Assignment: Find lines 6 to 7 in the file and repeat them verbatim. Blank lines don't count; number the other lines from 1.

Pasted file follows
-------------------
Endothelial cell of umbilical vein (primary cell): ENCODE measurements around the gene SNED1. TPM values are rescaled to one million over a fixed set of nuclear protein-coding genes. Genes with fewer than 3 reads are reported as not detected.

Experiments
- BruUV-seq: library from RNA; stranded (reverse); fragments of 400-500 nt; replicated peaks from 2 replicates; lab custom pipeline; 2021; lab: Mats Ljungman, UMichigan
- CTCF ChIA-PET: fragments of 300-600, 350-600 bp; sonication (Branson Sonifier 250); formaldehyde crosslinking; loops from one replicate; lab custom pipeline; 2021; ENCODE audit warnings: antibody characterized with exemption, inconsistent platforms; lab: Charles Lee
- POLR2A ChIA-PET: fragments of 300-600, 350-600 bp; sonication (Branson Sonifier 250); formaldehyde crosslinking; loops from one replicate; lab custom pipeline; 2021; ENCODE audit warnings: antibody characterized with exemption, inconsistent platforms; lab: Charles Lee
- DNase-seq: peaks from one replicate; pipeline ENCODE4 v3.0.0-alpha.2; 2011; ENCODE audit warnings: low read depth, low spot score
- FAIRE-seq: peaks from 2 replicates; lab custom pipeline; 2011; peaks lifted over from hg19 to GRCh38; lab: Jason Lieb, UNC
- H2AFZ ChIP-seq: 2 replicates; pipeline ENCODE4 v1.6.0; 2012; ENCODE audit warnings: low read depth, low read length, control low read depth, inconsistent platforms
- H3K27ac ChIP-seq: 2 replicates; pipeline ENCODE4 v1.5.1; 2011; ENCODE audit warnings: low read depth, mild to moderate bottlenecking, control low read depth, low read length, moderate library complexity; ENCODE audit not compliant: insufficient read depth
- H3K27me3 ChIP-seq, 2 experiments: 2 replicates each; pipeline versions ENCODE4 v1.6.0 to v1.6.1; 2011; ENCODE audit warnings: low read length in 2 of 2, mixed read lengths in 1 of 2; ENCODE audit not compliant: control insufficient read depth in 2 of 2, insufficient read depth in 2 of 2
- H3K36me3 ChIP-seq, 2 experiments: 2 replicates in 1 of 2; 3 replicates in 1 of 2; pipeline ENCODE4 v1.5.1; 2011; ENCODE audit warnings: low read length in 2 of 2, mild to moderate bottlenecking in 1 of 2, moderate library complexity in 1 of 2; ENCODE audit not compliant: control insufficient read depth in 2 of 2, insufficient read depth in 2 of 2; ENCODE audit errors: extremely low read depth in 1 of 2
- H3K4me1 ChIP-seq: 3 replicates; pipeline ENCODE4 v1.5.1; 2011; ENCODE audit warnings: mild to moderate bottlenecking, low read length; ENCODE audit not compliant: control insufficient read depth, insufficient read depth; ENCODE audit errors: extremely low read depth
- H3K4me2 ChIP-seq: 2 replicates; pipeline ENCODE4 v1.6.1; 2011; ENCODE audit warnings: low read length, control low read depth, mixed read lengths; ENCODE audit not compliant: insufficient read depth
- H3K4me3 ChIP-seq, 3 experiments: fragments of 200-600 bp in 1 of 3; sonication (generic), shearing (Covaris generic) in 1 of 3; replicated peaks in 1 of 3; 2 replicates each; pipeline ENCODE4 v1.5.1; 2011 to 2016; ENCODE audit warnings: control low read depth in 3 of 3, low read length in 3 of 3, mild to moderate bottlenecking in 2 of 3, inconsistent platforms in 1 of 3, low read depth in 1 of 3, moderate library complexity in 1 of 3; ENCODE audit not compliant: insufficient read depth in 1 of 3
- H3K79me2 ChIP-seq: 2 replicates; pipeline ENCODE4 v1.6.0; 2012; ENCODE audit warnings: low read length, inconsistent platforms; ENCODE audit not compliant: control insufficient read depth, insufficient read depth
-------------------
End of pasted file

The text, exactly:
- DNase-seq: peaks from one replicate; pipeline ENCODE4 v3.0.0-alpha.2; 2011; ENCODE audit warnings: low read depth, low spot score
- FAIRE-seq: peaks from 2 replicates; lab custom pipeline; 2011; peaks lifted over from hg19 to GRCh38; lab: Jason Lieb, UNC